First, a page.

Mumps in Adults
What is mumps?
Mumps is an acute and highly contagious viral illness that usually occurs in childhood. Spread by airborne droplets from the upper respiratory tract, the disease usually takes two to three weeks to appear. Cases of mumps in the U.S. have declined dramatically with the introduction of the mumps vaccine.
What are the symptoms of mumps?
Many children have no or very mild symptoms. The following are the most common symptoms of mumps that may be seen in both adults and children. However, each individual may experience symptoms differently. Symptoms may include:
Discomfort in the salivary glands, which may become swollen and tender
Loss of appetite
The symptoms of mumps may resemble other conditions or medical problems. Always consult your doctor for a diagnosis.
What complications are commonly associated with mumps?
Complications of mumps occur more frequently among adults than children, and may include:
Meningitis or encephalitis. Inflammation of the membrane that covers the brain and spinal cord or inflammation of the brain.
Orchitis. Inflammation of the testicle.
Mastitis. Inflammation of breast tissue.
Oophoritis. Inflammation of the ovary.
Pancreatitis. Inflammation of the pancreas.
How is mumps diagnosed?
In addition to a complete medical history and medical examination, your physician may also take a saliva and/or urinary culture to confirm the diagnosis.
What is the treatment for mumps?
Specific treatment for mumps will be determined by your doctor based on:
Your overall health and medical history
Extent of the condition
Your tolerance for specific medications, procedures, or therapies
Expectations for the course of the condition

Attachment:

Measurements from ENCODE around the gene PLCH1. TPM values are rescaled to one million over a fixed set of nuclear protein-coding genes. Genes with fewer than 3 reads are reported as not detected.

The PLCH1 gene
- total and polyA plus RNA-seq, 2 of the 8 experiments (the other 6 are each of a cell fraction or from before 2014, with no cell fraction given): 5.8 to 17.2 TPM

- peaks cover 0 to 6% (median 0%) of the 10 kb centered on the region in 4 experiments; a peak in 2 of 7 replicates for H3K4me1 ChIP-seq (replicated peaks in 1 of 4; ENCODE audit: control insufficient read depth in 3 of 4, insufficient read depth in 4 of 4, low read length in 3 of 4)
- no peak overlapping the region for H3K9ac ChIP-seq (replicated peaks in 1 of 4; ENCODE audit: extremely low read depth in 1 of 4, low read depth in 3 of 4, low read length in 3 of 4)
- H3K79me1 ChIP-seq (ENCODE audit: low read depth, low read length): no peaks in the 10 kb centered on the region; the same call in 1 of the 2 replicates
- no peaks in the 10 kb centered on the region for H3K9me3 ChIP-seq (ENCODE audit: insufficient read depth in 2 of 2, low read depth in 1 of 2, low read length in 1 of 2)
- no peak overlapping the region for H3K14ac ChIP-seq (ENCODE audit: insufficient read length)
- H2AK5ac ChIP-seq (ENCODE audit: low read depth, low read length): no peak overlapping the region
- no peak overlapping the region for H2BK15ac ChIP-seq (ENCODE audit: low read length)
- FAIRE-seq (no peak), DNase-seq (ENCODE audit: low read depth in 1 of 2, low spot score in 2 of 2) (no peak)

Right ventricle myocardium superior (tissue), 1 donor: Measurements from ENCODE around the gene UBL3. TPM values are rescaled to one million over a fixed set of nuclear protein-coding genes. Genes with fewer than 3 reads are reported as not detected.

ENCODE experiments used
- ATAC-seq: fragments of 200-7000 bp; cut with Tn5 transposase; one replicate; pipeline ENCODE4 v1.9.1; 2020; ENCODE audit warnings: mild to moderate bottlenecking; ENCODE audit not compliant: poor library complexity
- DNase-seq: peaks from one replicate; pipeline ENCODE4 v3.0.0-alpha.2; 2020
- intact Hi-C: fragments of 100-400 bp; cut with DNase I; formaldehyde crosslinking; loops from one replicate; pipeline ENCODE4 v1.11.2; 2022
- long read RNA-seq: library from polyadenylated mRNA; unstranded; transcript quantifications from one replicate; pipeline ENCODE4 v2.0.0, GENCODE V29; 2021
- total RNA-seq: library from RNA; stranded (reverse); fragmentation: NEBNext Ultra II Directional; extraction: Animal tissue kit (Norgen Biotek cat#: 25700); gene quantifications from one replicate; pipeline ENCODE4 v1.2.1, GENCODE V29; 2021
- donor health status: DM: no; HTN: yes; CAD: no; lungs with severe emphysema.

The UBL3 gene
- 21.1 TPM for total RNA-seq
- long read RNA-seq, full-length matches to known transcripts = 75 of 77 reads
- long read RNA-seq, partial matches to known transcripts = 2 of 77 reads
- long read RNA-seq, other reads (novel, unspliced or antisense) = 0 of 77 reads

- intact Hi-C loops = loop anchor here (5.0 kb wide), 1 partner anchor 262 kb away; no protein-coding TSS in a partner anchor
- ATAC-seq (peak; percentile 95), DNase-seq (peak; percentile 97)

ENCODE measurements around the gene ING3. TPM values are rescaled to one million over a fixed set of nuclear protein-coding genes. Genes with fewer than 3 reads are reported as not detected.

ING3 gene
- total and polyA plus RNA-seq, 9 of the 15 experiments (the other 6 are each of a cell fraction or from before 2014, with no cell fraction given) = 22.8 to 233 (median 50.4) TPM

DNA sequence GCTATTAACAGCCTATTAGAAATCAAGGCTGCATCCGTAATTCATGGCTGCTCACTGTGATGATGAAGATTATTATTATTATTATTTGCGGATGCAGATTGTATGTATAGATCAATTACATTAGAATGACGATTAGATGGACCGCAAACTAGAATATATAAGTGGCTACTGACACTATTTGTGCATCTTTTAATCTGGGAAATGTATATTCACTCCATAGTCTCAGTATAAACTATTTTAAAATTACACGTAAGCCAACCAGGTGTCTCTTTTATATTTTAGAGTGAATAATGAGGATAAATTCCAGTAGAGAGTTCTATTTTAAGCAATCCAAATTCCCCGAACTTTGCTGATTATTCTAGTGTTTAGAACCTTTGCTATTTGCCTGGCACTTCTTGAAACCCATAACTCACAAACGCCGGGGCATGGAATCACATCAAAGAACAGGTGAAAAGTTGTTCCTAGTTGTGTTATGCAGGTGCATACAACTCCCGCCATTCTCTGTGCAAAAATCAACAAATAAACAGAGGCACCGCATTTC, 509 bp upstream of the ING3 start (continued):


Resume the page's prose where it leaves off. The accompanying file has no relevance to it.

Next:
Your opinion or preference
Treatment is usually limited to painkillers and plenty of fluids. Sometimes bedrest is necessary the first few days. According to the CDC, adults should stay home from work for five days after glands begin to swell. Children should stay out of school until symptoms have subsided. Both adults and children with mumps symptoms should minimize contact with other people who live in their homes. Good basic hygiene practices, such as thorough hand-washing, covering the mouth when sneezing or coughing, and regularly cleaning frequently-touched surfaces, are also important in disease control.
How can mumps be prevented?
Measles, mumps, and rubella (MMR) is a childhood combination vaccination against mumps, measles, and rubella. MMR provides immunity for most people. People who have had the mumps are immune for life.
Usually, the first dose of the MMR vaccine is administered when a child is 12 months old, and a second dose is given at 4 to 6 years of age. However, if 28 days have passed since the first dose was administered, a second dose may be given before the age of 4.